Gerard Niemira, a veteran of Hillary Clinton’s presidential campaign, is the head of Shadow. In 2019, David Plouffe, one of the chief architects of President Barack Obama’s wins, joined the board of advisers for ACRONYM.

Well, isn’t that interesting.

Recall that former interim DNC chairwoman Donna Brazile said she was heartbroken when she took the helm of the party and learned that the primary was basically rigged in favor of Hillary Clinton. Brazile wrote at Politico in 2017:

When I got back from a vacation in Martha’s Vineyard, I at last found the document that described it all: the Joint Fund-Raising Agreement between the DNC, the Hillary Victory Fund, and Hillary for America.

The agreement—signed by Amy Dacey, the former CEO of the DNC, and Robby Mook with a copy to Marc Elias—specified that in exchange for raising money and investing in the DNC, Hillary would control the party’s finances, strategy, and all the money raised. Her campaign had the right of refusal of who would be the party communications director, and it would make final decisions on all the other staff. The DNC also was required to consult with the campaign about all other staffing, budgeting, data, analytics, and mailings.


The funding arrangement with HFA and the victory fund agreement was not illegal, but it sure looked unethical. If the fight had been fair, one campaign would not have control of the party before the voters had decided which one they wanted to lead. This was not a criminal act, but as I saw it, it compromised the party’s integrity.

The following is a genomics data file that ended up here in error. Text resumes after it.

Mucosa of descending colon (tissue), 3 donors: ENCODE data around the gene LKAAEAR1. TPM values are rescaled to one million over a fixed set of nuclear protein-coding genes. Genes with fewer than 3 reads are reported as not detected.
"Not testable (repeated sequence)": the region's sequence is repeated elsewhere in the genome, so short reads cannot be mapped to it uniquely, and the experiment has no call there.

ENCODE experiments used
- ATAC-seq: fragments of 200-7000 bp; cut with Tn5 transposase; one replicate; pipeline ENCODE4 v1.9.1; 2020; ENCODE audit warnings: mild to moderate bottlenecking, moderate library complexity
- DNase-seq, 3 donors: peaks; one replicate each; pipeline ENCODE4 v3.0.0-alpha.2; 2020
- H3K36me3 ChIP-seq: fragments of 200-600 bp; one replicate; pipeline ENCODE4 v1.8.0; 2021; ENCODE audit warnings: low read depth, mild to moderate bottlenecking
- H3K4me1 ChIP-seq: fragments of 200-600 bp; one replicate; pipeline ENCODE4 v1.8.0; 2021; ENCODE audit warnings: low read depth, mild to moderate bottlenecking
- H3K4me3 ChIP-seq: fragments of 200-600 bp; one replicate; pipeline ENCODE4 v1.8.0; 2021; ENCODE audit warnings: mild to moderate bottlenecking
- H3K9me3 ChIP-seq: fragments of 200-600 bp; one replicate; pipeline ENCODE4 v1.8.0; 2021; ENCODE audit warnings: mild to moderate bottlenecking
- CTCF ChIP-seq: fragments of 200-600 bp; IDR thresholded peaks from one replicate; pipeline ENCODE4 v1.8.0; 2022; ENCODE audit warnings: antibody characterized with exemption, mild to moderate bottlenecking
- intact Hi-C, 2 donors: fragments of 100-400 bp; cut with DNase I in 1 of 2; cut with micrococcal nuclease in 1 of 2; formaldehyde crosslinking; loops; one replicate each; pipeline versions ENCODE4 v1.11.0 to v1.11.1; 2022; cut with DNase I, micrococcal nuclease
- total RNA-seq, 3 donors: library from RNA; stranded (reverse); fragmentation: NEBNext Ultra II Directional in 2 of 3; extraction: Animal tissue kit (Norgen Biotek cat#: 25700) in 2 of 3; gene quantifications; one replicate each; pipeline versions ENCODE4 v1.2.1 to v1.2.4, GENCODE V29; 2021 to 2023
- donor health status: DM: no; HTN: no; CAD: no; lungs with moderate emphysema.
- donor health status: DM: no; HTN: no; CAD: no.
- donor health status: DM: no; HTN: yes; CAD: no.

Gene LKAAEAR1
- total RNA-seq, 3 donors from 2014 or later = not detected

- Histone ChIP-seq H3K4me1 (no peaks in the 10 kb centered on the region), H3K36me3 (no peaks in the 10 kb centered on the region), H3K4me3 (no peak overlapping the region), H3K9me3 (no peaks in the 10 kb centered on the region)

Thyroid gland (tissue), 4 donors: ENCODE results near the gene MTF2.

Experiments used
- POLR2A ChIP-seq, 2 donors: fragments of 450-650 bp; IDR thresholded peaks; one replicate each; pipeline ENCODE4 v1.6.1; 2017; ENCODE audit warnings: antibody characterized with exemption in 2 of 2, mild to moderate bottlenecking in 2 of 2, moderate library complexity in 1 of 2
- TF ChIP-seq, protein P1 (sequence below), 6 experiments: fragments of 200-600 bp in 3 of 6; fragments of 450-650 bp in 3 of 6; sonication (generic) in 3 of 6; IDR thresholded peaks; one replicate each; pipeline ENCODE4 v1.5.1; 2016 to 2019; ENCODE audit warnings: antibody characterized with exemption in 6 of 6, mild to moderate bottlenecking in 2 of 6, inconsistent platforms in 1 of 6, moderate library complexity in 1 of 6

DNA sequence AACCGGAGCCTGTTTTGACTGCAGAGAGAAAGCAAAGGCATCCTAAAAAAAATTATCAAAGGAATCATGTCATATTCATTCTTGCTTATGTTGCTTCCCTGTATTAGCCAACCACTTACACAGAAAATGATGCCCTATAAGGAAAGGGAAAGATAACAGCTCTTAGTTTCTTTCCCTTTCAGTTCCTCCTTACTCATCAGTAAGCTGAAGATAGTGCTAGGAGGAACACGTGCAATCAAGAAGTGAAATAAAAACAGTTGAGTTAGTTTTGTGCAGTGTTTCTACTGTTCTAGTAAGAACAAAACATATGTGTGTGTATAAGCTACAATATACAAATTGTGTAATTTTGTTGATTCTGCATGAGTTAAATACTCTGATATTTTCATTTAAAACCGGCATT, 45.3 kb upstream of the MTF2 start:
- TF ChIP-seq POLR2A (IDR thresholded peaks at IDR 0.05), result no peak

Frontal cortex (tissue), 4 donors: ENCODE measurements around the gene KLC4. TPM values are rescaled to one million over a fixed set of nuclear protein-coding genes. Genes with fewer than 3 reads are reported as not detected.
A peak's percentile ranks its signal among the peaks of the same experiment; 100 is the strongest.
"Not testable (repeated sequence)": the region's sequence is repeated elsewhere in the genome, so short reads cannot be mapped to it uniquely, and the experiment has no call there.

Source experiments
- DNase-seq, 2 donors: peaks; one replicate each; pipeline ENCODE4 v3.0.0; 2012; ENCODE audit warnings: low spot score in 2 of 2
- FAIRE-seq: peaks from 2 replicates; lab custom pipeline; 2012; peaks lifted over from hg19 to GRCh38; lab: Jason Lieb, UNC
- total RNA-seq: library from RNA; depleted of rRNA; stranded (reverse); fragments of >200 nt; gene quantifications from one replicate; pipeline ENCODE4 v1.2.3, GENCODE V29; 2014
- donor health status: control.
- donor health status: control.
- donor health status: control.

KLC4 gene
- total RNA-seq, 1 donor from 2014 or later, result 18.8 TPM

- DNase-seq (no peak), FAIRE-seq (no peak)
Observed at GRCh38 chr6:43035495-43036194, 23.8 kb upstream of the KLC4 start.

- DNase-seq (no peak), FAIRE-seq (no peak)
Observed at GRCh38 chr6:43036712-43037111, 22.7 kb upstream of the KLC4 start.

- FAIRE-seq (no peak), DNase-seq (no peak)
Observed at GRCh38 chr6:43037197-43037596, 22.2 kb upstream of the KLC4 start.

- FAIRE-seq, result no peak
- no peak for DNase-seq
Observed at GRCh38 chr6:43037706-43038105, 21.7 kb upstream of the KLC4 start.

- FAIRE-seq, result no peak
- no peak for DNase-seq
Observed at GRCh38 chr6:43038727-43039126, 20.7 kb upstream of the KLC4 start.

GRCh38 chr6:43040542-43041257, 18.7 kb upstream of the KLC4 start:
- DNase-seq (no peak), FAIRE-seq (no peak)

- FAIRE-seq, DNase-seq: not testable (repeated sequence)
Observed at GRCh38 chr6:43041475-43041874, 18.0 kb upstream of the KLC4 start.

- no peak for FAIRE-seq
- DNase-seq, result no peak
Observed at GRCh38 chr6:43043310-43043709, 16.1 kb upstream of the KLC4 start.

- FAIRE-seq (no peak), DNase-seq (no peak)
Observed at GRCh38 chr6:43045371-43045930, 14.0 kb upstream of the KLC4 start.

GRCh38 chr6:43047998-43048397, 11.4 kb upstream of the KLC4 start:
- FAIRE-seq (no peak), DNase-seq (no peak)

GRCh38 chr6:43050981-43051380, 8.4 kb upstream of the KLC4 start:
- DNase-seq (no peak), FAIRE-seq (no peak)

“It broke my heart,” Brazile concluded.

As of publishing time, we still don’t know who won the Iowa caucuses —  and we may not know for a while, although the state party has vowed to release the results on Tuesday. Former Vice President Joe Biden’s legal team sent a letter to the Iowa Democratic Party demanding that he be informed of the results before they are released to the public, so that may result in further delays. Reportedly there was an emergency meeting with the campaign teams from all the candidates, but there’s no word yet on what was discussed at the meeting, if it did indeed happen.

Meanwhile, the Dem candidates all paraded across their respective Iowa stages late Monday night, declaring victory and vowing to win the nomination. Whoever is ultimately declared the winner of the Iowa caucuses will have an asterisk next to his or her name and will have been denied the momentum that usually comes in the wake of a decisive victory in the early battleground state.

This is not over—not by a long shot. My advice: Pop some popcorn, sit back and enjoy the fallout from this disastrous night. And stay tuned for Trump’s State of the Union address on Tuesday. It’s gonna be lit—and PJM’s own VodkaPundit will, of course, be drunkblogging the speech from start to finish.

Follow me on Twitter @pbolyard